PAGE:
Faith Under Fire
In my last three blogs, I have talked about living a life of holiness in Christ (June 21), choosing the Lord over the false gods around us even today (July 5), and serving the Almighty by doing what He wants us to do (July 19). Today, our focus is on whether we can achieve any of these things if we compromise with the world and follow a path other than the one set before us by our Heavenly Father.
The nature of compromise
Several years ago, I was interviewed for a possible appointment to our state’s court of civil appeals. This type of court reviews the decisions of trial judges and juries to determine whether any error occurred entitling one or more of the parties to a new trial, further proceedings in the trial court, or even the entry of a different judgment than the one entered in the original litigation. One of the members of the committee interviewing me asked what I would do as an appellate judge if I believed an error had occurred at trial requiring some form of relief on appeal but the other two judges on the panel believed no error had occurred. (The judges on our court of civil appeals are located in two different cities in our state, and each panel consists of three such appellate judges.) I asked that the question be clarified, because the answer seemed too obvious: if I believed such an error had occurred, then I would vote that way and, if necessary, write a legal opinion discussing the law and facts supporting my conclusion.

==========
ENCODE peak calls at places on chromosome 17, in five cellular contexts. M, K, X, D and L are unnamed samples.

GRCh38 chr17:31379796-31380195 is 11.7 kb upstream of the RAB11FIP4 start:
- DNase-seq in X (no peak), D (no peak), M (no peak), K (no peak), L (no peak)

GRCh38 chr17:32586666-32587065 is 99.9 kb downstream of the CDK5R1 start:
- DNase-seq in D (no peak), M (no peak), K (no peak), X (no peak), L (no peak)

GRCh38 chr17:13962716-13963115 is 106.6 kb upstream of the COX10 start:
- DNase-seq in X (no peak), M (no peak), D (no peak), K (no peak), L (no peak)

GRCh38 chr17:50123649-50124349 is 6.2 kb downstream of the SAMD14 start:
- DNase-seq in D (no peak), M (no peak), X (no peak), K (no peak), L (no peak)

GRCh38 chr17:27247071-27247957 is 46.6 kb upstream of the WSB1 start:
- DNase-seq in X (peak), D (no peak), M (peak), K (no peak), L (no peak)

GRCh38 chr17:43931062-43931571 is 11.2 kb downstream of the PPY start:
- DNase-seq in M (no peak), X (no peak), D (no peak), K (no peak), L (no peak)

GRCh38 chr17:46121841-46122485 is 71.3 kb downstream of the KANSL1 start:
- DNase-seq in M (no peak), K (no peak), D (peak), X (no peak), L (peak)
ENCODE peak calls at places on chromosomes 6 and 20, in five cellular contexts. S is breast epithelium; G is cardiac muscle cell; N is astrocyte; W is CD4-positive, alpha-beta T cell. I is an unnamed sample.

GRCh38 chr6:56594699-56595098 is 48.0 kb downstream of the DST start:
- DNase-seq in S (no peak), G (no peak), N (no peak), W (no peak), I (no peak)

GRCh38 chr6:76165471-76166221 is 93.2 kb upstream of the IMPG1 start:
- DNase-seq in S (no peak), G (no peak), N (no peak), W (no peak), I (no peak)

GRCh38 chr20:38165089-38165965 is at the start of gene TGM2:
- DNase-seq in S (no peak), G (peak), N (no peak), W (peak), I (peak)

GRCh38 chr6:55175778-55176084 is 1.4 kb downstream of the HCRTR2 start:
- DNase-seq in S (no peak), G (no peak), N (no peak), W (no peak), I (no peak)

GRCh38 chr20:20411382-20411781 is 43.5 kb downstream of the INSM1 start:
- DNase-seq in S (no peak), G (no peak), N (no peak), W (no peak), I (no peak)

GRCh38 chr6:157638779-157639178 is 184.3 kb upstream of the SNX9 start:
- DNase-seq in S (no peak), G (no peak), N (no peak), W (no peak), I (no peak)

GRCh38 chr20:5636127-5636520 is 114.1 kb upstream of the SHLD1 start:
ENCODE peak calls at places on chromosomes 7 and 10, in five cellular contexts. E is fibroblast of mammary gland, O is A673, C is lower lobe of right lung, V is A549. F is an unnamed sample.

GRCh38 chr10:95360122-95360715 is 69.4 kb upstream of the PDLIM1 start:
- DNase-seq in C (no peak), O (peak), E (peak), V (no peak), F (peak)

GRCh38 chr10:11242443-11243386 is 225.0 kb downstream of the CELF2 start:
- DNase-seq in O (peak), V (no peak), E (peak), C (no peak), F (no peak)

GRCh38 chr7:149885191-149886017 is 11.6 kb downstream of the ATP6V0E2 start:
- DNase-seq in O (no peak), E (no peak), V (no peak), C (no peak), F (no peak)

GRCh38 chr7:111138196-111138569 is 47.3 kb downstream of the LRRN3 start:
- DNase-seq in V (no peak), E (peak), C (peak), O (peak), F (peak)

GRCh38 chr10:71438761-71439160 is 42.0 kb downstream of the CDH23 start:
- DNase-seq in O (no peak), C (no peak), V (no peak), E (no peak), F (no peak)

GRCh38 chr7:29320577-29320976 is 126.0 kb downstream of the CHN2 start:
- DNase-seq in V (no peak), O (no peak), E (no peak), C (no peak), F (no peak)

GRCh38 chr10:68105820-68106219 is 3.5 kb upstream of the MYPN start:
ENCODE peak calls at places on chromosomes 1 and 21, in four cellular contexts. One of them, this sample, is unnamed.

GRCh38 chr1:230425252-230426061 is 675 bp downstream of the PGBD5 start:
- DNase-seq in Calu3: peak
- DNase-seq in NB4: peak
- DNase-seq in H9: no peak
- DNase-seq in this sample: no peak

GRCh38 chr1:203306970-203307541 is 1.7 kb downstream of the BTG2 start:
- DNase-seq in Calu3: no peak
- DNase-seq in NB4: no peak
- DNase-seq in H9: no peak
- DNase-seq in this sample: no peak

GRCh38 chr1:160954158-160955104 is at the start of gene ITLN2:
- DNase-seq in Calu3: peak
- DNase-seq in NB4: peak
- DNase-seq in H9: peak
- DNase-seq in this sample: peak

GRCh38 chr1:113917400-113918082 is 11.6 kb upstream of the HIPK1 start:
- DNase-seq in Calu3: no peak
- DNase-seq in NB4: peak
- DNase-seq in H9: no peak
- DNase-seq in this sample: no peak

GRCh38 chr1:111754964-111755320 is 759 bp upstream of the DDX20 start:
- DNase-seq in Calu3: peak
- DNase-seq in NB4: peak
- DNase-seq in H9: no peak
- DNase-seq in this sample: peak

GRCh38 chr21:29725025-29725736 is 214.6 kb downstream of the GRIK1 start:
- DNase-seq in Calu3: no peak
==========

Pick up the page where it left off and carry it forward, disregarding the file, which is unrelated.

The committee member asked the question again without any material changes, so I answered it exactly as described above.
But, he said, would it not be better for the three-judge panel to rule unanimously rather than by a split decision?
Certainly, I responded, if that were how the three judges viewed the matter. However, if one of them had a different perspective and therefore reached a different conclusion, did not that judge owe it to the parties, and our judicial system as a whole, to take a stand consistent with his or her analysis of the law and facts?
Well, he said, sometimes reaching a consensus is the most important outcome.
Really? For whom? And even if that meant the judge could do so only by violating his or her conscience and the oath he or she had taken as an appellate judge?
Call it “consensus.” Call it “compromise.” Call it “give and take” or any of the many other ways to make it politically correct or personally palatable. However, they all mean the same thing: doing something other than what you believe in order to expedite an outcome or obtain a result.
Please do not misunderstand me. In human matters, whether social, economic, political, or even judicial, we all recognize that what is often at stake is less about right or wrong than about simply reaching a decision – sometimes any decision – on the subject at hand. Disagreements could go on indefinitely, and a decision might never be reached at all (and certainly not in a timely manner).
Yes, compromise works when imperfect people have to apply imperfect rules in an imperfect world, but what about matters of faith or morals? What about when the Word of God is clear? Is compromise acceptable then?
“Compromise is but the sacrifice of one right or good in the hope of retaining another,” wrote American theologian Tryon Edwards, “too often ending in the loss of both.”